Since earlier this year, ongoing discussions on Large Language Models (LLMs), including ChatGPT, have not only raised interest and curiosity in the new technology, but also led to expectations for generative AI-based innovation for productivity. According to the recently published NBER report, customer support staff assisted by generative AI experienced an average 14% increase in work efficiency (Brynjolfsson et. al., 2023). In addition, McKinsey & Company predicts that generative AI will create value worth around $2.6 trillion to $4.4 trillion across 60 industries analyzed by its recent research report (McKinsey Global Institute, 2023). Such findings would facilitate the use of generative AI in a wide range of industry sectors.
In addition to research findings, the possibility of improving productivity through advanced AI is accepted proactively at the working level. As shown in Figure 1, large-scale investments have been constantly made in AI technology that serves as a driving force for innovation. In particular, the size of investment in finance-related AI technology can match the relevant investment in health care and cyber security sectors, and is larger than the investment in automation and marketing. The finding suggests that the prospect of AI technology is well recognized at the practice level and that relevant research and investment have been accelerated to gain the upper hand in the competition for productivity innovation.
It seems difficult to ignore the promise of AI-driven productivity innovation, even for the most conventional areas of the financial services industry. This article analyzes the initial results of generative-AI-based productivity enhancement and provides implications for IT capacity of the Korean financial services industry.
Changes in work environment that generative AI will bring (and has brought)
Generative AI-driven innovation should be distinguished from previous labor productivity improvement by technological changes because AI, unlike technological invention of the past, is built to support human cognitive functions. Eloundou et. al. (2023) find that around 80% of the US workforce could have at least 10% of their tasks performed by LLMs such as ChatGPT. Furthermore, some occupations could see a larger portion of their tasks affected by AI. The interesting part is that those occupations are classified as high-paying jobs. Such a finding is consistent with the recent study where LLMs are most effective in assisting with programming, writing, research, etc. (Baily et. al., 2023). In this respect, generative AI-based innovation is expected to differ qualitatively from the replacement of low-skilled workers caused by the introduction of (automated) machines.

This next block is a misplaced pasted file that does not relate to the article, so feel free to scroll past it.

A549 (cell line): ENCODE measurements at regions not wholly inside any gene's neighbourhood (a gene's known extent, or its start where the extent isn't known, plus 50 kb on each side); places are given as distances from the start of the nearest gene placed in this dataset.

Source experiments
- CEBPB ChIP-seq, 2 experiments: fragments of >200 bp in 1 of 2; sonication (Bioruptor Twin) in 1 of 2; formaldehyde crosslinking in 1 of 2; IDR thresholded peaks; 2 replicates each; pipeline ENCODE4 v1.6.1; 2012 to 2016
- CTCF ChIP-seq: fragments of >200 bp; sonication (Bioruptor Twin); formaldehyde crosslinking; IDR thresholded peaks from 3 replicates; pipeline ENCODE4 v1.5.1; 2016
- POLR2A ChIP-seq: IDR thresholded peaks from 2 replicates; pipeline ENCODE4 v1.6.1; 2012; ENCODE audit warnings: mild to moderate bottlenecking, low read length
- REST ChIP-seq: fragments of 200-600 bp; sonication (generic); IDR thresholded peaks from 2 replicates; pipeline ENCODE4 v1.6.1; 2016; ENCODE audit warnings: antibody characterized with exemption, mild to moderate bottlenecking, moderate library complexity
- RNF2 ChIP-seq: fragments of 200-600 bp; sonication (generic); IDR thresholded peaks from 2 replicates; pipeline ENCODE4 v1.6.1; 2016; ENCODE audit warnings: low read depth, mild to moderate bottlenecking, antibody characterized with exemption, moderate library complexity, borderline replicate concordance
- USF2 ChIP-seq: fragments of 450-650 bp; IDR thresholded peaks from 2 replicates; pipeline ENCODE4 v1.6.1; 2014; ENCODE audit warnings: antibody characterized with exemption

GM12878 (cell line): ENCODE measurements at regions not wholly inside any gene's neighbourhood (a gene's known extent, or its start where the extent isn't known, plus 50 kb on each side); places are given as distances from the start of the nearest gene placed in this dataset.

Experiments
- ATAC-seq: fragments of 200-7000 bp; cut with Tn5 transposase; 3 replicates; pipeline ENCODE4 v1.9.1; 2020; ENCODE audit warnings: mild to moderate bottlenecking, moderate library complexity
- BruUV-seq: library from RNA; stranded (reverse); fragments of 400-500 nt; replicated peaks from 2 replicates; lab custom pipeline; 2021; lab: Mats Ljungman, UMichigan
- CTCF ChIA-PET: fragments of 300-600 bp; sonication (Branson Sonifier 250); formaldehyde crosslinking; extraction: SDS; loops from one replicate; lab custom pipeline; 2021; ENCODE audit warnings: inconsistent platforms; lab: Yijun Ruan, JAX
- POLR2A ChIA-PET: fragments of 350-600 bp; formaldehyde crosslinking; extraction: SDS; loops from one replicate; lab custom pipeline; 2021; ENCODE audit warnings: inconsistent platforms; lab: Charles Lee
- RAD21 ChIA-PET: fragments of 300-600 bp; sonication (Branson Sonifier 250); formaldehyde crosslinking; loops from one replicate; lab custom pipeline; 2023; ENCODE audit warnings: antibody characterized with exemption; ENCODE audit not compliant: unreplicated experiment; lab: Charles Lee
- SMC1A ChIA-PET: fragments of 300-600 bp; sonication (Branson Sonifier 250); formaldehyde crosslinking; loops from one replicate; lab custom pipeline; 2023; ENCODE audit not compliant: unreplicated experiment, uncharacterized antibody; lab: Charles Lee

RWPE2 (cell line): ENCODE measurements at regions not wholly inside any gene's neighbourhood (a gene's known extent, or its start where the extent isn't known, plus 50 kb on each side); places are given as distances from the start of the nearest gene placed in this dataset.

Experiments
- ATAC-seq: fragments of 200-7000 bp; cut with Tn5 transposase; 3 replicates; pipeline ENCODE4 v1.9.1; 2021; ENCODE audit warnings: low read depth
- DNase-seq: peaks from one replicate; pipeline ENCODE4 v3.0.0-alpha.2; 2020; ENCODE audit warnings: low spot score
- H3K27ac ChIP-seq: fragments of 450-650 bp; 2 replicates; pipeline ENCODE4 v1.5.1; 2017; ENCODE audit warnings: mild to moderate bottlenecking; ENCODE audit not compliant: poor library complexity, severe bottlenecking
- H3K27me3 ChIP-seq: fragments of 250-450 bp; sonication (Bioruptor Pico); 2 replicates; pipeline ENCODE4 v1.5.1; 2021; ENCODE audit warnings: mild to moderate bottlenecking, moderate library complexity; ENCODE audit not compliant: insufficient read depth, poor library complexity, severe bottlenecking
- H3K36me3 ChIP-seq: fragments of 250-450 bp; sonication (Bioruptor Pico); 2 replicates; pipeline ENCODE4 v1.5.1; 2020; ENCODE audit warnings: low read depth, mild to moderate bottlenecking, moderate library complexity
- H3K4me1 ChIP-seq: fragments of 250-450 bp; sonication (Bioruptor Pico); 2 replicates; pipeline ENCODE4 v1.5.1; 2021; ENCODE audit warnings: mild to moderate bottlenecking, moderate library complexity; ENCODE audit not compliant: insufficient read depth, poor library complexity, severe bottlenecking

As the financial services industry traditionally involves a high proportion of analytical tasks, it is likely to benefit more from generative AI assistance compared to other industries. This is not just a possibility but also leads to changes in the nature of work and skills possessed by the financial sector workforce. Figure 2 illustrates the current state of employees equipped with AI skills in the financial services industry. As shown in the graph on the left, the utilization of AI by the financial sector continues to rise in various countries, implying that the demand for human resources with AI skills has been on a steady rise for several years. Unlike the current state on the demand side, there is a divergence in the supply of related workforce between countries. The graph on the right illustrates the proportion of employees with AI knowledge or skills among those engaging in the financial sector. With the average of OECD countries equal to one, the probability of a financial worker having AI skills is three times higher in India and two times higher in the U.S. On the other hand, the probability is about 0.7 times in Korea, falling below the OECD average.1)
Known use cases suggest that AI can change traditional business patterns and boost productivity in the financial services industry. Morgan Stanley has already encouraged more than 16,000 employees to actively utilize machine learning technology to assist customers with asset management and investment advisory since 2017. In addition, the company has recently adopted ChatGPT to accelerate efforts to further improve the productivity of investment advisory services (Son, March 14, 2023). CFA Institute (2021) presents examples where asset managers and investment advisors improved profitability through AI-based market and price analysis models in the European and Asian markets.